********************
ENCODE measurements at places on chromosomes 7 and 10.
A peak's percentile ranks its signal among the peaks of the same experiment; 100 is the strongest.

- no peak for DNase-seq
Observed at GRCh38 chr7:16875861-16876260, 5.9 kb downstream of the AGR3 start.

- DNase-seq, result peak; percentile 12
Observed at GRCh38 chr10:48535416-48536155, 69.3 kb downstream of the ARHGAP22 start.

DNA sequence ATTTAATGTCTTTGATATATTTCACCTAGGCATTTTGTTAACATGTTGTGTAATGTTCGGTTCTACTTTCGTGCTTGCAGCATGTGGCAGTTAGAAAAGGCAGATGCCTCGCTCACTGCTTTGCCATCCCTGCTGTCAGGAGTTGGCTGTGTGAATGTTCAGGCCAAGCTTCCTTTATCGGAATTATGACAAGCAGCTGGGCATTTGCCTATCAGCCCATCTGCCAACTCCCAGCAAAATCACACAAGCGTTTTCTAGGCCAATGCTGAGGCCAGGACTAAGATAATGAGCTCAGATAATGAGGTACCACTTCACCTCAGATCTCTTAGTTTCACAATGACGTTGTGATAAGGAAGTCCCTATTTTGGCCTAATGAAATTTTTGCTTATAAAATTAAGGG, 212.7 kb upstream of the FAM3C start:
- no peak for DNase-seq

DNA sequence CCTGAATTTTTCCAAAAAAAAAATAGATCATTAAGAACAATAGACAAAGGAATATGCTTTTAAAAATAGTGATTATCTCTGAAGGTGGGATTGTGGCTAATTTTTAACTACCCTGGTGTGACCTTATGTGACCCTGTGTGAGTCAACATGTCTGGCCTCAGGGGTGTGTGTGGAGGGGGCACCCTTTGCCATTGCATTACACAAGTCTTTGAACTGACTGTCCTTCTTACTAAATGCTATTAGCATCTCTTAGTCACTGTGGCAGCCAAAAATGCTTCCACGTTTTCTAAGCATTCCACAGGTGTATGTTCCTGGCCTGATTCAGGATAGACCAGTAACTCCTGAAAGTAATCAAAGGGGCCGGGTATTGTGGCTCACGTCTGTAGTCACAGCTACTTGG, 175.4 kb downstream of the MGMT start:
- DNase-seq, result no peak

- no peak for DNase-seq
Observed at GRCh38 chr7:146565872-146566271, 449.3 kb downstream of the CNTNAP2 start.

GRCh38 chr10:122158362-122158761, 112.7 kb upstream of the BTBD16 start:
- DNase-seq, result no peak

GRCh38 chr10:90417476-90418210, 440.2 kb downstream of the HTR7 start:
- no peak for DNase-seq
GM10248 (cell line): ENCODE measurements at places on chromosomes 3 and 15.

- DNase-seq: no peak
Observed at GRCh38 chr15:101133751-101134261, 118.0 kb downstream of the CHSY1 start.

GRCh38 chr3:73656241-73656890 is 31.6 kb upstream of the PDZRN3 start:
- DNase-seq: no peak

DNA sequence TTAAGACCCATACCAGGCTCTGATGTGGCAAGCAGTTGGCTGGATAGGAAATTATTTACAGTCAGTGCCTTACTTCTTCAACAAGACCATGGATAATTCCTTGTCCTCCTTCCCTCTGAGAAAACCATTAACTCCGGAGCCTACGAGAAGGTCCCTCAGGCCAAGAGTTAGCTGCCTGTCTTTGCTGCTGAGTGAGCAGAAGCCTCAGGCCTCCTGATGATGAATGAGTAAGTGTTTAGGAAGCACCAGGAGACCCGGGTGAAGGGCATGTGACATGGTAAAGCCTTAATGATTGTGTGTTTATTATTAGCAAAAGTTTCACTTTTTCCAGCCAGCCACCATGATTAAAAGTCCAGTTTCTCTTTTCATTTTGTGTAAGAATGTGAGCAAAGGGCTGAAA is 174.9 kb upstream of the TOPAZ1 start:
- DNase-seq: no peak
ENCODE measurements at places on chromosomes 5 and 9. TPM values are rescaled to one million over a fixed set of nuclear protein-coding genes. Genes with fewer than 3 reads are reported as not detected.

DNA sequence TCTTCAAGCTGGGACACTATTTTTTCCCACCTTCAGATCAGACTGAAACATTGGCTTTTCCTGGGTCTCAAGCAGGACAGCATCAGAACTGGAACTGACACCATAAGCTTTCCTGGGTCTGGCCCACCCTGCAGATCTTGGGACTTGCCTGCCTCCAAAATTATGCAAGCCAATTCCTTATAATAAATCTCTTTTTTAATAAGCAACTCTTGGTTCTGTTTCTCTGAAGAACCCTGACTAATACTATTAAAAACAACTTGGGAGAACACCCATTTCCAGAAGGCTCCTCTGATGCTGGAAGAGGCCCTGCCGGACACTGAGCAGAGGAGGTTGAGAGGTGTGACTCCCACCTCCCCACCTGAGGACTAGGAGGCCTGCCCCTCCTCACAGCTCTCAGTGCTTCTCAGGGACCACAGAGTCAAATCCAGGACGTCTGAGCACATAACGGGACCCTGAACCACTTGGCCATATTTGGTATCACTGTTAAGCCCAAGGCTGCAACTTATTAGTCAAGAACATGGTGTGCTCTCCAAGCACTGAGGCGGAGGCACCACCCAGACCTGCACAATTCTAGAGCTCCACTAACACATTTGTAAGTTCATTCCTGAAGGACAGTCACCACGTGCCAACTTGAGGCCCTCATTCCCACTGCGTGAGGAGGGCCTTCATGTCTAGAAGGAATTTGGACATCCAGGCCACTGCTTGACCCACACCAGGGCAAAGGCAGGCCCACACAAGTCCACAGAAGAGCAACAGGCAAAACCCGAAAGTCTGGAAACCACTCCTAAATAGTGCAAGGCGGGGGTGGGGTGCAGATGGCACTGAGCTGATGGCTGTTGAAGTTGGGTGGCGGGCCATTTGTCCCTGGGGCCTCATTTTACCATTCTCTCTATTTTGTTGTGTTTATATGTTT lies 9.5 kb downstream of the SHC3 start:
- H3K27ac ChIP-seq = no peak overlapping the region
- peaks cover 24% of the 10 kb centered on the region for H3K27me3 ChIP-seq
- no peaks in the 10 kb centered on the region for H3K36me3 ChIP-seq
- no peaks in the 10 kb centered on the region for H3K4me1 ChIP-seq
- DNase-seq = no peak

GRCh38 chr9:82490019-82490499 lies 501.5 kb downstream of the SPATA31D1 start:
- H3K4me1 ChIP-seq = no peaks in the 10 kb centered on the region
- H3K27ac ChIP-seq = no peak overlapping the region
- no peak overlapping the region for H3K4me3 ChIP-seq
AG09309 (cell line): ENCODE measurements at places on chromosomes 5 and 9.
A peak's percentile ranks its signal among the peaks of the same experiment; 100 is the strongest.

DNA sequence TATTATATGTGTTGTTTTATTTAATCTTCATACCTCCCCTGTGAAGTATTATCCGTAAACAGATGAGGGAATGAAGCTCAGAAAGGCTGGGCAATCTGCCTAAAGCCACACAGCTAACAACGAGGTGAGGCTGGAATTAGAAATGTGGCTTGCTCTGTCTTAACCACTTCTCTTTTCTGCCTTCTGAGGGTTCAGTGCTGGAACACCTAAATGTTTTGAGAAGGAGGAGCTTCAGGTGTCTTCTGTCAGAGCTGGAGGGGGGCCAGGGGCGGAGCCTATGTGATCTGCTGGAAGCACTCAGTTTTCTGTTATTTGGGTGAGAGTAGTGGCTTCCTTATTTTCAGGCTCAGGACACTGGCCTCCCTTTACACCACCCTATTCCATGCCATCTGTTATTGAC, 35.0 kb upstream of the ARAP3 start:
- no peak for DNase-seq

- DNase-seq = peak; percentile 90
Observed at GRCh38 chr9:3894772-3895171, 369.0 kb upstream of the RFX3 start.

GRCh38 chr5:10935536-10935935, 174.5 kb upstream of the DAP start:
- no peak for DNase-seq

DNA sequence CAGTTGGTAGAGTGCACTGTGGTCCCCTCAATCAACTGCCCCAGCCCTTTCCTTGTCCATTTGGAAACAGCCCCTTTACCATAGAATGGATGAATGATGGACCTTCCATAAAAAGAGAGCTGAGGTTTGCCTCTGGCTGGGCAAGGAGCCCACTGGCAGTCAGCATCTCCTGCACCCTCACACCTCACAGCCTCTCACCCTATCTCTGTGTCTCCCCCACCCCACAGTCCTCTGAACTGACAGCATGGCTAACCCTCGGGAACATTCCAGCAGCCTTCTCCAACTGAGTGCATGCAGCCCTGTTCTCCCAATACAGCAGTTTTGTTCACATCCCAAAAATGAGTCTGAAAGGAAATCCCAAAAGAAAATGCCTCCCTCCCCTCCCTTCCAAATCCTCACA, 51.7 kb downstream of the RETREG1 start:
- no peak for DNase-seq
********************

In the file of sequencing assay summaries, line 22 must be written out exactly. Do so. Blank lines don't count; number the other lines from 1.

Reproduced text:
DNA sequence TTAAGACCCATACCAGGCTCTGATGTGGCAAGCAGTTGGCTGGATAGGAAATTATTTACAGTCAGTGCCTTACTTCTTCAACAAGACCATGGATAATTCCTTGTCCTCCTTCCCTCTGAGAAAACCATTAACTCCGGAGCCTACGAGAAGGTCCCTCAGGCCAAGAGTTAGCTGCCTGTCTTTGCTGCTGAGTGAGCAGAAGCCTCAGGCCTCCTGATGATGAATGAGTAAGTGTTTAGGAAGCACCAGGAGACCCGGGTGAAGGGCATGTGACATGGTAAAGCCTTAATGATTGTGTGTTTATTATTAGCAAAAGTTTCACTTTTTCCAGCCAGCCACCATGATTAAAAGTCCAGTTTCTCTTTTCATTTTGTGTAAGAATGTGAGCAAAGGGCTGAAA is 174.9 kb upstream of the TOPAZ1 start: